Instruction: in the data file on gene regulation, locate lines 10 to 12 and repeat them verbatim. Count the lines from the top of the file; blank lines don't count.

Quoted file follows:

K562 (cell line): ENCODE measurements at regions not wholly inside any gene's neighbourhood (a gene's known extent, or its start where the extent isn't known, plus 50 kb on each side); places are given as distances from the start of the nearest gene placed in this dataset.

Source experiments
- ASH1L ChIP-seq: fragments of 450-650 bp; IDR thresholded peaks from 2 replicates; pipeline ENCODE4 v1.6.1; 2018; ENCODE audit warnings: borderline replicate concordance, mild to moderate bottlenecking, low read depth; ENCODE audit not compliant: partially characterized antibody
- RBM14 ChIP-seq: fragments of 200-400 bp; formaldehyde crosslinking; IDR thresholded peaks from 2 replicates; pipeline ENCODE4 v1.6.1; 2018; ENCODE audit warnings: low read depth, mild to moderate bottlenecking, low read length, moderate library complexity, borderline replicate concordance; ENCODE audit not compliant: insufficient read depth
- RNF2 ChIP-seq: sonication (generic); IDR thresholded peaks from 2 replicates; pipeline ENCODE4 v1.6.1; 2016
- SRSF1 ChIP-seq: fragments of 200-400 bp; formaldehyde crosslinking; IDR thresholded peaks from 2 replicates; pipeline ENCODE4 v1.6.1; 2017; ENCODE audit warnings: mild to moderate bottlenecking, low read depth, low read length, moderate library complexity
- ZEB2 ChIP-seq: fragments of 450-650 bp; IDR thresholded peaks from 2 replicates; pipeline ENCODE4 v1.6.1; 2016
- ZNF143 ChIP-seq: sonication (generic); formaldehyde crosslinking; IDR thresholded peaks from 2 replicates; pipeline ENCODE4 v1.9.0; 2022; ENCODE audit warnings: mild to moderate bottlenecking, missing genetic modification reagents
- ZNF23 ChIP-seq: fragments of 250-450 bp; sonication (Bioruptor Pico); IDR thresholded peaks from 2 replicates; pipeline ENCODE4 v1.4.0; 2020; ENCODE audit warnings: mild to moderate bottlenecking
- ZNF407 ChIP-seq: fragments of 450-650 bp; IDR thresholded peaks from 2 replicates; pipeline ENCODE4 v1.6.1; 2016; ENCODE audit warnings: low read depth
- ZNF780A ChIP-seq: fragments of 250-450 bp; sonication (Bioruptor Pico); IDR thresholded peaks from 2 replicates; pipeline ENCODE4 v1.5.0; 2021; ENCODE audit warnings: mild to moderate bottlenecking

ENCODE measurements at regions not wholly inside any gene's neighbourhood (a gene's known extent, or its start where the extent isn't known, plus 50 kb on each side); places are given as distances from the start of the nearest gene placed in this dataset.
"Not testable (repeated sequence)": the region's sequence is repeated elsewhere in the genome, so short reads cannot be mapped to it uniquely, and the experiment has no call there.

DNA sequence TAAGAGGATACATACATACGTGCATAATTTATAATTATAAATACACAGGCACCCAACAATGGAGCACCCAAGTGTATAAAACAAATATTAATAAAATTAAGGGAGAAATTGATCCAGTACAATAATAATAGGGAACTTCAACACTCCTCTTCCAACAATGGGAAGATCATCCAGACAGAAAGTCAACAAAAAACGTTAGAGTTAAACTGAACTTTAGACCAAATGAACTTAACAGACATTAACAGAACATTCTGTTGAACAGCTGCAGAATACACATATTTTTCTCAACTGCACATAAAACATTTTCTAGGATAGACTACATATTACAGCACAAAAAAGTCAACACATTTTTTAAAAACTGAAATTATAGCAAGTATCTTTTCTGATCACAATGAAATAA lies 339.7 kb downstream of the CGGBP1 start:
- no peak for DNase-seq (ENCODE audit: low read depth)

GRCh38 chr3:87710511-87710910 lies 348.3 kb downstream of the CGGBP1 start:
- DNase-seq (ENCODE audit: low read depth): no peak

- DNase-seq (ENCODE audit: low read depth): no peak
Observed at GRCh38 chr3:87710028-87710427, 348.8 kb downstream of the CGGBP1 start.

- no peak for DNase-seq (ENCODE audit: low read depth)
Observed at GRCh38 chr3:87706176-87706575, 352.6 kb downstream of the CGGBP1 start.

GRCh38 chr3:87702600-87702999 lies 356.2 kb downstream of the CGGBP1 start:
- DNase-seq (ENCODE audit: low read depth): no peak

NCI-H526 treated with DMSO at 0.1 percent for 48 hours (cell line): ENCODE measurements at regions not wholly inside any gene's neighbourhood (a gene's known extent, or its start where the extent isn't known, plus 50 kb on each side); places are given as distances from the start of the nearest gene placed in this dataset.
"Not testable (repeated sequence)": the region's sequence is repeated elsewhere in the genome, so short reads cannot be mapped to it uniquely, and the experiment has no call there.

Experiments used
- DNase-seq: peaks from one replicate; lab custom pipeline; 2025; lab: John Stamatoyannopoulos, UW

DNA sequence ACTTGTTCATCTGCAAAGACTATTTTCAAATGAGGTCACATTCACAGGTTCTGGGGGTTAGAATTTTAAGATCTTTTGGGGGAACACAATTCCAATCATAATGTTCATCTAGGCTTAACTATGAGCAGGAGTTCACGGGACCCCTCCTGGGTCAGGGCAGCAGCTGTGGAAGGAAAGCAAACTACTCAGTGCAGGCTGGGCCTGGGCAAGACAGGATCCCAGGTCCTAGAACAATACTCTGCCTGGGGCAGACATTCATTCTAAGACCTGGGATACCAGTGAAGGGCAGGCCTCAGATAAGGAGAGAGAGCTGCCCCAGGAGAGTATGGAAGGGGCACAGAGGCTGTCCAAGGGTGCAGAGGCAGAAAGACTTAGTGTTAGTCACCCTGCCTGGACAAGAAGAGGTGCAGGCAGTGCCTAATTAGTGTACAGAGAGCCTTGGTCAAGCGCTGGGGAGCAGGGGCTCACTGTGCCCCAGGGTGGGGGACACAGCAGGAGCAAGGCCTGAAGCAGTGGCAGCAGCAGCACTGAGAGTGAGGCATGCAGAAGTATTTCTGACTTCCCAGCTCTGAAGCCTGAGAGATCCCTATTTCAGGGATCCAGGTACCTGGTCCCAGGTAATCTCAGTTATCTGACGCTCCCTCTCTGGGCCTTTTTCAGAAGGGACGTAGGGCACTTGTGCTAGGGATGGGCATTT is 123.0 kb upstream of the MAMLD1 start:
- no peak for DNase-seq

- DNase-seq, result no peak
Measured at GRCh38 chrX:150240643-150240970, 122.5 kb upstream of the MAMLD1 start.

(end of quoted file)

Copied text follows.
- ZNF407 ChIP-seq: fragments of 450-650 bp; IDR thresholded peaks from 2 replicates; pipeline ENCODE4 v1.6.1; 2016; ENCODE audit warnings: low read depth
- ZNF780A ChIP-seq: fragments of 250-450 bp; sonication (Bioruptor Pico); IDR thresholded peaks from 2 replicates; pipeline ENCODE4 v1.5.0; 2021; ENCODE audit warnings: mild to moderate bottlenecking

ENCODE measurements at regions not wholly inside any gene's neighbourhood (a gene's known extent, or its start where the extent isn't known, plus 50 kb on each side); places are given as distances from the start of the nearest gene placed in this dataset.